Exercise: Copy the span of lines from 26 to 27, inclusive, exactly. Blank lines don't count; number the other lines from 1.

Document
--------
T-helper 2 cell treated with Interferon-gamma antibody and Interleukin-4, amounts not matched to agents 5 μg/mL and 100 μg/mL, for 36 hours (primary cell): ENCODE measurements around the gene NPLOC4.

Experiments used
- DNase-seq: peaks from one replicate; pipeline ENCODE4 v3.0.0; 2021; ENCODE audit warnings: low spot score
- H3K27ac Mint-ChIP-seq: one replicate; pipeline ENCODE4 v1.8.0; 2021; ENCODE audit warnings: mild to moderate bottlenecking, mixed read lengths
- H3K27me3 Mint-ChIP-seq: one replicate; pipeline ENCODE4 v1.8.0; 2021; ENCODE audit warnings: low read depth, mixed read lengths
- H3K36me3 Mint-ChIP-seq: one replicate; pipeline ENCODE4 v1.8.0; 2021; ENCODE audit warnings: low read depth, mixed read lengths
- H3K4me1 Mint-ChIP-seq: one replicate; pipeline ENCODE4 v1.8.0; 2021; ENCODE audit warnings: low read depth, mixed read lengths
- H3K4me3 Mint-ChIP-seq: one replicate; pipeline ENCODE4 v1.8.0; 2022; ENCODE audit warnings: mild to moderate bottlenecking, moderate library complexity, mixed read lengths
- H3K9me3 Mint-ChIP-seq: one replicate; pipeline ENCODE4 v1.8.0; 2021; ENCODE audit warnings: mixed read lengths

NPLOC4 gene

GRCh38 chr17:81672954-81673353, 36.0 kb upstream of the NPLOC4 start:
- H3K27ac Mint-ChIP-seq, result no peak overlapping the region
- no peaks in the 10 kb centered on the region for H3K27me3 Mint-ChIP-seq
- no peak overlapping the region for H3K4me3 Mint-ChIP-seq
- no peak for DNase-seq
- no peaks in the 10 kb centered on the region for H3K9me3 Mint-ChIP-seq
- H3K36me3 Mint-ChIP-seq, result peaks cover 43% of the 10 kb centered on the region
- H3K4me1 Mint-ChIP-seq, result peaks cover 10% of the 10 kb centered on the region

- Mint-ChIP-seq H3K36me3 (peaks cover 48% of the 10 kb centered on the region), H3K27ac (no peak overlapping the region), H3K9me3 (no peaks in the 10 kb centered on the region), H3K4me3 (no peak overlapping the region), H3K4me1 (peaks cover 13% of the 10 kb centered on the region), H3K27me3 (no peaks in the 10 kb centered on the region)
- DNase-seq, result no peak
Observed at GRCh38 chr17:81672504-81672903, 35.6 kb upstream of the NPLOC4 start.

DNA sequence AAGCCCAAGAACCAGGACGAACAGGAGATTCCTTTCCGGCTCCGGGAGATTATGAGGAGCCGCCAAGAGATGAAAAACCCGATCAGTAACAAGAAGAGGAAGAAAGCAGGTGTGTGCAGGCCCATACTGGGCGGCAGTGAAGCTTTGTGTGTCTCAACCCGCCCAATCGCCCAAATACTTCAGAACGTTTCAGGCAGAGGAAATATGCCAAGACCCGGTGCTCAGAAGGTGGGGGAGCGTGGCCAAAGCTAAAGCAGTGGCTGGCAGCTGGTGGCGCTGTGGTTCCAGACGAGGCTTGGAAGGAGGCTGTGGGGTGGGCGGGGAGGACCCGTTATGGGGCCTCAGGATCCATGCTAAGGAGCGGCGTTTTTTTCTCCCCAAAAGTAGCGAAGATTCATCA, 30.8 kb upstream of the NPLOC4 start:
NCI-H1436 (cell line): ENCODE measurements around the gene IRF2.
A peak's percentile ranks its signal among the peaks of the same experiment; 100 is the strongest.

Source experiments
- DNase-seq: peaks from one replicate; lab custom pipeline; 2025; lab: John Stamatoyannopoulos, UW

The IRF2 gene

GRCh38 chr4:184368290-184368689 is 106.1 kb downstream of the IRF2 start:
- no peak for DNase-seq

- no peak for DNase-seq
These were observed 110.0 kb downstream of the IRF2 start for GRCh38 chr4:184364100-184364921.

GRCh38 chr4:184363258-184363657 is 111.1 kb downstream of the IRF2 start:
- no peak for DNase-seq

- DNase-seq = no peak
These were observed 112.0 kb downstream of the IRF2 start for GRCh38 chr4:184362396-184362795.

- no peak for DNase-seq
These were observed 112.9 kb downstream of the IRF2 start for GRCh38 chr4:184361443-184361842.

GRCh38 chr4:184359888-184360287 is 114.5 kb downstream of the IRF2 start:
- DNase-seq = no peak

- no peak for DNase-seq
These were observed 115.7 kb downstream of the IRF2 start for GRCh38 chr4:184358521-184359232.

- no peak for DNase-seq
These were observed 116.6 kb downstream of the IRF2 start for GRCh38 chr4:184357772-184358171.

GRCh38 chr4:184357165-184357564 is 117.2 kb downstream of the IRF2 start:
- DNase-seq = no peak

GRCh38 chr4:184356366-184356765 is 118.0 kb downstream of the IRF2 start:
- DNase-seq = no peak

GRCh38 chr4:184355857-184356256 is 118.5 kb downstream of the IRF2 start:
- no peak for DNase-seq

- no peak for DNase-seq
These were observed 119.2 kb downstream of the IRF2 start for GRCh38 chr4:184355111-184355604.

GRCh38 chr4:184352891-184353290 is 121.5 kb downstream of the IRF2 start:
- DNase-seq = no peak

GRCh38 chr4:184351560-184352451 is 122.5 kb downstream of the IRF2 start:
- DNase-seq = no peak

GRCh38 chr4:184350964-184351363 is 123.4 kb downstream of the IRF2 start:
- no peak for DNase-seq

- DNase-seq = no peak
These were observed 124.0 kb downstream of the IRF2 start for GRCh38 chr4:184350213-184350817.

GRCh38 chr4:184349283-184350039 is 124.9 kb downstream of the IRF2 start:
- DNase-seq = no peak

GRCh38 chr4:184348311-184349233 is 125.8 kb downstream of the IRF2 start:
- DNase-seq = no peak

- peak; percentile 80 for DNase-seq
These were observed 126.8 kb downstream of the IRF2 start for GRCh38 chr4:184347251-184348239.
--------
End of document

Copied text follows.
- DNase-seq: peaks from one replicate; lab custom pipeline; 2025; lab: John Stamatoyannopoulos, UW

The IRF2 gene